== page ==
About The American Nurses Credentialing Center

The mission of the American Nurses Credentialing Center (ANCC), a subsidiary of the American Nurses Association (ANA), is to promote excellence in nursing and health care globally through credentialing programs. ANCC’s internationally renowned credentialing programs certify and recognize individual nurses in specialty practice areas. It recognizes healthcare organizations that promote nursing excellence and quality patient outcomes, while providing safe, positive work environments. In addition, ANCC accredits healthcare organizations that provide and approve continuing nursing education. It also offers educational materials to support nurses and organizations as they work toward their credentials.

The ANCC Accreditation program recognizes the importance of high-quality continuing nursing education (CNE) and skills-based competency programs. Around the world, ANCC-accredited organizations provide nurses with the knowledge and skills to help improve care and patient outcomes.  www.nursecredentialing.org

About the AOA

The American Osteopathic Association (AOA) proudly represents its professional family of more than 100,000 osteopathic physicians (DOs) and osteopathic medical students; promotes public health; encourages scientific research; serves as the primary certifying body for DOs; is the accrediting agency for osteopathic medical schools; and has federal authority to accredit hospitals and other health care facilities. More information on DOs/osteopathic medicine can be found at www.osteopathic.org.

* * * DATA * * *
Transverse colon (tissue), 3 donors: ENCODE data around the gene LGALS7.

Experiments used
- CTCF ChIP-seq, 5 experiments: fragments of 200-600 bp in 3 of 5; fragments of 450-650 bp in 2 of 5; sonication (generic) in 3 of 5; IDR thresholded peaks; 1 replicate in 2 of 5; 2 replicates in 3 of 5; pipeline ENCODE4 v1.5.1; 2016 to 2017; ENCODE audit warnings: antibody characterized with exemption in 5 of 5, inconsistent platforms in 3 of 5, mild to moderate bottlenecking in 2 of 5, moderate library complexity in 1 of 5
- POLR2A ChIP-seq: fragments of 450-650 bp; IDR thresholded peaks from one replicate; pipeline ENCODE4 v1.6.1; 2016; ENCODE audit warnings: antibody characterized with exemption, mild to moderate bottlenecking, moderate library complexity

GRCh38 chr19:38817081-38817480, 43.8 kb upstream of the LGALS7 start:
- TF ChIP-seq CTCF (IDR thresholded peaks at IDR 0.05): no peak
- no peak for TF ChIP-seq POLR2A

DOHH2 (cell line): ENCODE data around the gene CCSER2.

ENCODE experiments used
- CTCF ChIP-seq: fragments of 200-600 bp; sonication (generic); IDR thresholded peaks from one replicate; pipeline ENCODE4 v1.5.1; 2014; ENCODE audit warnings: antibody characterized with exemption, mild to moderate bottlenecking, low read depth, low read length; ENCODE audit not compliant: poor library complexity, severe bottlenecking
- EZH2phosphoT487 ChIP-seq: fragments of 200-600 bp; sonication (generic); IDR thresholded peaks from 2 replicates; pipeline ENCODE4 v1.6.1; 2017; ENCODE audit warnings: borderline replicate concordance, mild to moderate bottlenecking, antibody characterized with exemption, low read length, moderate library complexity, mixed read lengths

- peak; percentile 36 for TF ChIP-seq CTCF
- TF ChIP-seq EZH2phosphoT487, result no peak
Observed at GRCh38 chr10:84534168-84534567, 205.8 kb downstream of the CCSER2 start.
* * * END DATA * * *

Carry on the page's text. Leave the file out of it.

About ARBO

The Association of Regulatory Boards of Optometry (ARBO) is a nonprofit organization based in Charlotte, NC.  ARBO offers programs to assist its members, the state, provincial, territorial optometry licensing Boards in regulating the practice of optometry for the public welfare.  ARBO’s Council on Optometric Practitioner Education (COPE®) program accredits optometric continuing education courses to assure the quality and independence of continuing education.  COPE requires compliance with standards for commercial support to ensure that COPE accredited CE is of the highest integrity and free of commercial bias.

For more information, visit www.arbo.org

About Johns Hopkins Medicine

From the 1889 opening of The Johns Hopkins Hospital, and the Johns Hopkins University School of Medicine four years later, there emerged the concept of combining research, teaching and patient care. This model, the first of its kind, became the foundation of modern academic medicine as we know it, and fostered a national and international reputation for excellence and discovery that continues to the present day. Today, Johns Hopkins uses one overarching name—Johns Hopkins Medicine—to identify its entire medical enterprise. Johns Hopkins Medicine in is a $6.5 billion integrated global health enterprise and one of the leading health care systems in the United States. This enterprise unites the physicians and scientists of the Johns Hopkins University School of Medicine with the health professionals and facilities that make up the broad, integrated Johns Hopkins Health System.